Home births are slowly gaining ground in Greece
By Lina Giannarou
We were joking around and telling stories about work, laughing. We were still in the early stages of the birth process and S. was having contractions at about 15-minute intervals. When they started coming more frequently, S., aged 38, hunched down on all fours and started going through her breathing exercises. Evangelia Christakou, the midwife, gave her directions.
S. is married to N., and this was the second time that she was giving birth at home. This pregnancy, like her first, went very well and she and her husband saw no reason for her to have the baby delivered at a maternity clinic. I understood why, at least at the early stages of the process: She was in the comfort of her own home, listening to music of her own choice, surrounded by a few select friends and family members and, of course, with the full support of the midwives of Evtokia, an Athens-based association that promotes natural childbirth, who have seen her through all the stages of her pregnancy, providing support and advice.
“Home birthing is not for everyone,” said Christakou, a member of the national Midwives’ Association and vice president of Evtokia. “We carefully select the cases that are eligible and even though some people come to us with solely this option in mind, we monitor them on a weekly basis and make our recommendation depending on how the pregnancy is progressing. We will only proceed if everything is going well.”
Other than experiencing a smooth pregnancy, the candidates must also live near a maternity clinic and have an obstetrician on standby for the birth.
Even though the number of home births in Greece is just 100 a year on average, the trend is rising. Evtokia handles an average of 60 home births a year of the approximately 200 women that come to the association to explore the option.
The experts say that more and more women want to avoid the hassle of hospitals and the unnecessary procedures and medicines that many pregnant women are subjected to, as well as the overall humiliation that they feel by being treated as a medical case rather than as a person experiencing a natural process. After all, even at a clinic, it is the midwife who calls the shots.
Christakou assures that giving birth at home is perfectly legal and a certified midwife can issue a record of the birth and sign the papers for mothers to receive their pregnancy benefits.
She adds that even though the cost of giving birth at home is significantly lower that what it is at a hospital or clinic, the women who choose this path rarely do so for financial reasons.
“The financial aspect is part of the equation, but it is not a strong enough argument to convince a woman to give birth at home,” the midwife explained. “If a woman is frightened about going through the process at home, the lower cost is not enough to make her change her mind. Every woman must be allowed to give birth where she feels most comfortable and safest.”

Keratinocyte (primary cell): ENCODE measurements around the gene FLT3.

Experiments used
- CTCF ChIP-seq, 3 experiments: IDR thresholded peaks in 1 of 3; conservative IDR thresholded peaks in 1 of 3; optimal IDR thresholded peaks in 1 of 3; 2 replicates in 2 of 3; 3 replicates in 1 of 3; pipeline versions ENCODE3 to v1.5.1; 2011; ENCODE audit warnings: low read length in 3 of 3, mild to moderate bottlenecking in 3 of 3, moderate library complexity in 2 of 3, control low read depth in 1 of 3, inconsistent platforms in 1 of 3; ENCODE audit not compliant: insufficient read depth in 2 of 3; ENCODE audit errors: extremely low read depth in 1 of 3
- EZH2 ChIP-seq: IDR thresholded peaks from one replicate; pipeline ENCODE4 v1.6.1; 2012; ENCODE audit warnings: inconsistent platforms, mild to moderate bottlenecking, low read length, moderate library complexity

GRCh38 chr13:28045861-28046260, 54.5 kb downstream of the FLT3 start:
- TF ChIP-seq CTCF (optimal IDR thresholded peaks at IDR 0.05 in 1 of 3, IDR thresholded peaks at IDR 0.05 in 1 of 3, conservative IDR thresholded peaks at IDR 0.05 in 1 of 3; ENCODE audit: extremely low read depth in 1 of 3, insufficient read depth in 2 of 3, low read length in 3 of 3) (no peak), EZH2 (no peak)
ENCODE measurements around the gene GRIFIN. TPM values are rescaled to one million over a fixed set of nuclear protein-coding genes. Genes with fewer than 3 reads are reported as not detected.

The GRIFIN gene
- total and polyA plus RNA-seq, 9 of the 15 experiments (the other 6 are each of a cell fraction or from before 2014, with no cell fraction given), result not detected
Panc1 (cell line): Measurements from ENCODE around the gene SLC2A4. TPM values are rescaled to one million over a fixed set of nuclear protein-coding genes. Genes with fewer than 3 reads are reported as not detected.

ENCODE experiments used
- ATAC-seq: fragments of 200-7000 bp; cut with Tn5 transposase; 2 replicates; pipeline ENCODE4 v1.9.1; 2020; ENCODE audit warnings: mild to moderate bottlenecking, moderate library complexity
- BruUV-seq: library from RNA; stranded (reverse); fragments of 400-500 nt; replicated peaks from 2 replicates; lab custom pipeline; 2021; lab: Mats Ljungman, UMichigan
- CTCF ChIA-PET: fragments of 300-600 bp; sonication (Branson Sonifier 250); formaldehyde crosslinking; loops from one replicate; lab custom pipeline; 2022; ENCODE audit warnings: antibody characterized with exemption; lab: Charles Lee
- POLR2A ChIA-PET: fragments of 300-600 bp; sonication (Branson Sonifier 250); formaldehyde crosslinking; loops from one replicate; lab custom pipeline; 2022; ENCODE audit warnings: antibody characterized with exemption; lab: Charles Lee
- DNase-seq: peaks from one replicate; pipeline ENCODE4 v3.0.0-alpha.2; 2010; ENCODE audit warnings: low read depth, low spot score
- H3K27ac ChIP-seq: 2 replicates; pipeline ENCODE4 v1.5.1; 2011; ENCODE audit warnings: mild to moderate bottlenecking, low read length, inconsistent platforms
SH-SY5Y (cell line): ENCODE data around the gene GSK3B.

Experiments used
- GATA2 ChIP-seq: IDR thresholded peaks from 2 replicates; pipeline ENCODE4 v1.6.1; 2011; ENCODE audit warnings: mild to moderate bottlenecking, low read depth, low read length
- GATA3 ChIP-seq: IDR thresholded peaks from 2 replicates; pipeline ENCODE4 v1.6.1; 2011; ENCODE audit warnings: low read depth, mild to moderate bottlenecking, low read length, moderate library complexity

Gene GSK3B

As I spoke to the midwife, the contractions started speeding up and S. retired to the master bedroom, where she had made all the necessary preparations.
“We are entering the active part of the birthing processing, where every woman, like all mammals, feels compelled to seek seclusion, to focus on the process and to allow her primal instinct to take over,” said Christakou before joining S. in the bedroom.
It was not long – in fact a lot sooner than we expected – before we heard the wailing cry of a newborn baby. It was a beautiful little girl and back in the living room we were all jubilant.
“The most important thing is for women to have the choice,” said S. after recovering from the birth of her second child. “In other countries, women have the choice of giving birth at a clinic with their regular ob/gyn, at a birthing center or at home with a midwife. It’s about time that the same was the case in Greece and that people realized that the maternity clinic and the epidural are not the only way to go.”
There are signs that suggest Greek women are increasingly beginning to embrace a more natural approach to the birthing process, with more and more eschewing the once-popular practice of delivering by Cesarean section, which was in many cases pushed by doctors eager to stick to a schedule or picked by women who were afraid of the impact of natural childbirth on their bodies. Maternity clinics are also giving mothers more time with their newborn babies in the ward and are being encouraged to breast-feed.
Of course, this liberalization of giving birth has not come without resistance. Just last year, for example, the regional authority of Central Macedonia passed a circular deeming the placenta “dangerous and infectious” medical waste that can be disposed of only by a special service. Following that decision, the placenta from home births needs to be placed in a special container and removed by a medical waste disposal company.